The fourth chapter covers the age-old question believers always ask non-believers : How can you be moral without religion? The answer is, of course, is that morality does not derive from religion, and it certainly doesn’t emerge from the Abrahamic tradition. If anything, people are moral DESPITE those blood-soaked works. Brucker offers up several verses from the Bible and Qur’an that shows the so-called “moral” prescriptions offered up were anything but moral, but instead can only be understood in the context of an existence where life was, as Hobbes put it, “nasty, brutish, and short” More often than not, these books tells its adherents to kill in the name of their God and permits terrible punishments for even the smallest transgressions. In contrast to this religious origin of morality, the scientific theory of our species acquiring morality through evolution is put forth by Brucker as the more sensible approach as well as the one with more evidence to support its claims. Again, Brucker puts forth the religious explanation and then presents the scientific theory, and the scientific theory wins out, at least to a rationally minded person.
Chapter five speaks to the creation of the Universe from both the Biblical and scientific perspective. Of course, the religious claim of an anthropocentric universe made with humans in mind is the one put forth by theists. Even those more moderate types who concede that the universe is probably more than 6000 years old try to use the Kalam Cosmological Argument to prove the universe must have been created, thus there must have been a Creator. In contrast, Mr. Brucker gives the scientific explanation that has been developed so far involving the Big Bang and the overwhelming evidence for this theory of how the Universe itself was created, and why a God isn’t necessary in order for this to happen.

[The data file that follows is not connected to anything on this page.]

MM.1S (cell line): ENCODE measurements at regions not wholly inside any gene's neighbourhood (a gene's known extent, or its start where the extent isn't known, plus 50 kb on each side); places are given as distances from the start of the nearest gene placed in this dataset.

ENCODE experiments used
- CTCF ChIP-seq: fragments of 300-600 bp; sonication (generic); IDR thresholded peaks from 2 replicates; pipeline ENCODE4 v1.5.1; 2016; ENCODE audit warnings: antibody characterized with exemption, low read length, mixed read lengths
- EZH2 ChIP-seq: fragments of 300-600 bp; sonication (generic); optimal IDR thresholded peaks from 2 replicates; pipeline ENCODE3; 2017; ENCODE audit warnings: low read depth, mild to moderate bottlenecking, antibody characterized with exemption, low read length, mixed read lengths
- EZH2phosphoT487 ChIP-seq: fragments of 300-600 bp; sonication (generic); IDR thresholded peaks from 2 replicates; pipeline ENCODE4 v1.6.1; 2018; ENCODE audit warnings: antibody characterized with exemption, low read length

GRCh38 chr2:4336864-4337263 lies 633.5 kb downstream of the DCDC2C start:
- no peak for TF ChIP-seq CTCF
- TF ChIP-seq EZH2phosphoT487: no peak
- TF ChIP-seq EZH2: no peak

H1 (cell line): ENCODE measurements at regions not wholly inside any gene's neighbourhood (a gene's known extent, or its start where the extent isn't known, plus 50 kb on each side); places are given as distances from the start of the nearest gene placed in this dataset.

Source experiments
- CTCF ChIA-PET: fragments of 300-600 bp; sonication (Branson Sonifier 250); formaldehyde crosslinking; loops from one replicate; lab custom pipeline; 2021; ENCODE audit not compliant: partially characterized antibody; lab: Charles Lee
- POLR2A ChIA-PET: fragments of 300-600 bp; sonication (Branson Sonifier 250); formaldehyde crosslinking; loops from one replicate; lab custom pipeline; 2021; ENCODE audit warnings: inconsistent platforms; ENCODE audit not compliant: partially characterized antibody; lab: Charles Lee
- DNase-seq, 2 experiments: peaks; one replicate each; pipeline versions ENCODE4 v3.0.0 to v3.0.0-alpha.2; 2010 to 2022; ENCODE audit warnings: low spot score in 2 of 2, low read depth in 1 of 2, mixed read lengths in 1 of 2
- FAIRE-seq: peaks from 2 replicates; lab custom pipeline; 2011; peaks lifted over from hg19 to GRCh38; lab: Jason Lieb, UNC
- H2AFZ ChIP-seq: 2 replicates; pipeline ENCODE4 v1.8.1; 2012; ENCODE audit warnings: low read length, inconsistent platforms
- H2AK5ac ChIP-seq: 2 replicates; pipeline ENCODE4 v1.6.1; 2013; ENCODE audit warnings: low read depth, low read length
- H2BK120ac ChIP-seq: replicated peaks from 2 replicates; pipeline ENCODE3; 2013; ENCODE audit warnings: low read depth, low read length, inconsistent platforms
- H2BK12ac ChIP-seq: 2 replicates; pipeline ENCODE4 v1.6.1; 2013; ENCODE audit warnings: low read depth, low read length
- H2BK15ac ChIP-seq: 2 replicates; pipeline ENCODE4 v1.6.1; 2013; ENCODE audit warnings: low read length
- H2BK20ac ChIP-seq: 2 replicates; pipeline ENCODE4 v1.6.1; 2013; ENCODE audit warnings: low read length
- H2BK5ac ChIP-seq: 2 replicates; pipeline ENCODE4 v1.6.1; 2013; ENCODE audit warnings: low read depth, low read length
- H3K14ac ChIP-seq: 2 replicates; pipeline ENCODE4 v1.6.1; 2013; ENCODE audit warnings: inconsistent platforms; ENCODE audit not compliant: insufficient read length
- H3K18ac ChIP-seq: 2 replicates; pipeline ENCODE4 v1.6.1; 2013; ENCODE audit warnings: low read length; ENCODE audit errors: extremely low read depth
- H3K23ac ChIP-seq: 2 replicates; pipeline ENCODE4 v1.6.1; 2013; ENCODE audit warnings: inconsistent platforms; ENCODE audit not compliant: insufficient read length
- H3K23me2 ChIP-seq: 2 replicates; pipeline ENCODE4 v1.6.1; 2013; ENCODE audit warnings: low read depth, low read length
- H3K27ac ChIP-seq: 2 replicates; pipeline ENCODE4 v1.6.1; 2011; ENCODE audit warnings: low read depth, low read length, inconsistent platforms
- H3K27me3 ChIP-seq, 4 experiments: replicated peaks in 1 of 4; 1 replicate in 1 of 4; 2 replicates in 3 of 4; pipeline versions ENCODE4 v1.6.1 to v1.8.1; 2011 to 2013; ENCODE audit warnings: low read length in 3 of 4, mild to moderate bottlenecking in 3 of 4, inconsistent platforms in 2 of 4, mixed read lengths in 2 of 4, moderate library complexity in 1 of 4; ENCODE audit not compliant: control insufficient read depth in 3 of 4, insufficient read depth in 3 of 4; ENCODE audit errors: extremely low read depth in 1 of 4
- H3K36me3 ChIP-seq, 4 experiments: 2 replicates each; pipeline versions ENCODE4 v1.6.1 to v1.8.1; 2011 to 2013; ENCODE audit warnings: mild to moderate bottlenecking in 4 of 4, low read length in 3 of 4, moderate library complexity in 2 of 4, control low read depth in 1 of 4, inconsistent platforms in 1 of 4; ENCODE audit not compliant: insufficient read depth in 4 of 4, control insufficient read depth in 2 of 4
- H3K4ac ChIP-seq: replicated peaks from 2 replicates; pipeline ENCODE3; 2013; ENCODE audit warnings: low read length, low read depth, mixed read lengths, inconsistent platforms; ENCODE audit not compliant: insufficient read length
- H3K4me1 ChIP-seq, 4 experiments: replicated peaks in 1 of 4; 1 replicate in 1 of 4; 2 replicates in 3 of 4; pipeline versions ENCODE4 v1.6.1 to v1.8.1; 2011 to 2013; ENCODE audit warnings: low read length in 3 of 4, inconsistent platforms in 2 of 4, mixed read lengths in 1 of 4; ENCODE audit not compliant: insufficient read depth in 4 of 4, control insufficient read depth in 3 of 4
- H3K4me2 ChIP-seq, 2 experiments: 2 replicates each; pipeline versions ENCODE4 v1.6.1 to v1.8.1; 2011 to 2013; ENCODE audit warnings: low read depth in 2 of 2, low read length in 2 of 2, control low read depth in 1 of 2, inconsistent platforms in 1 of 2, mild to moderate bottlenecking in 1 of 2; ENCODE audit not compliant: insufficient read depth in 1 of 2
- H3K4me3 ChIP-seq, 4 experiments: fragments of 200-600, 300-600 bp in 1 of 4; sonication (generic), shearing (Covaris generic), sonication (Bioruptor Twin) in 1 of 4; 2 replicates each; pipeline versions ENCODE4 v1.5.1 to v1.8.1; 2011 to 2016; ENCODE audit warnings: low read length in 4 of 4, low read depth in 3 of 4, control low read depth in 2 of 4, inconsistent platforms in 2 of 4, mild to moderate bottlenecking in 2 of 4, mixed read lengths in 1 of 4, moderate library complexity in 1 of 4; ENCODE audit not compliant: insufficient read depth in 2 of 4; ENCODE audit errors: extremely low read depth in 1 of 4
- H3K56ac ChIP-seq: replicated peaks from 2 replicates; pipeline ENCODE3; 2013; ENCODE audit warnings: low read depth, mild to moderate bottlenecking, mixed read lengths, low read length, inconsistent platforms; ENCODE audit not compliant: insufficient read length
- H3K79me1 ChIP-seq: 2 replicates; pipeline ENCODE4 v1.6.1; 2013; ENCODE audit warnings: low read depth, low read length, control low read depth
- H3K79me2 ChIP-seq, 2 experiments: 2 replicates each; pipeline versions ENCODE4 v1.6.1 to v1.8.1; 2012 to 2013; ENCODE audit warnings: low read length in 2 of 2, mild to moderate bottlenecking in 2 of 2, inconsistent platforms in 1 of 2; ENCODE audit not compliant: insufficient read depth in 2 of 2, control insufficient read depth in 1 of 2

In chapter six Brucker explores the area of the Middle East where the Abrahamic traditions developed, and how these religions were not unique in their beliefs. Indeed, Mr. Brucker gives several examples of traits and trappings of other religions that were almost certainly expropriated with little or no alteration from earlier traditions. We also see how the events in the Bible and the Qur’an have little to do with actual history and more to do with attempts to twist timelines to make their actions to appear more meaningful in a historical context than they actually were. Examples are given from both the Qur’an and the Bible of how things that are presented as historical fact cannot, in fact, be proved to have actually occurred. The argument is put forth by theists that these texts are not to be taken literally. This is, of course, until it is convenient for them to do so.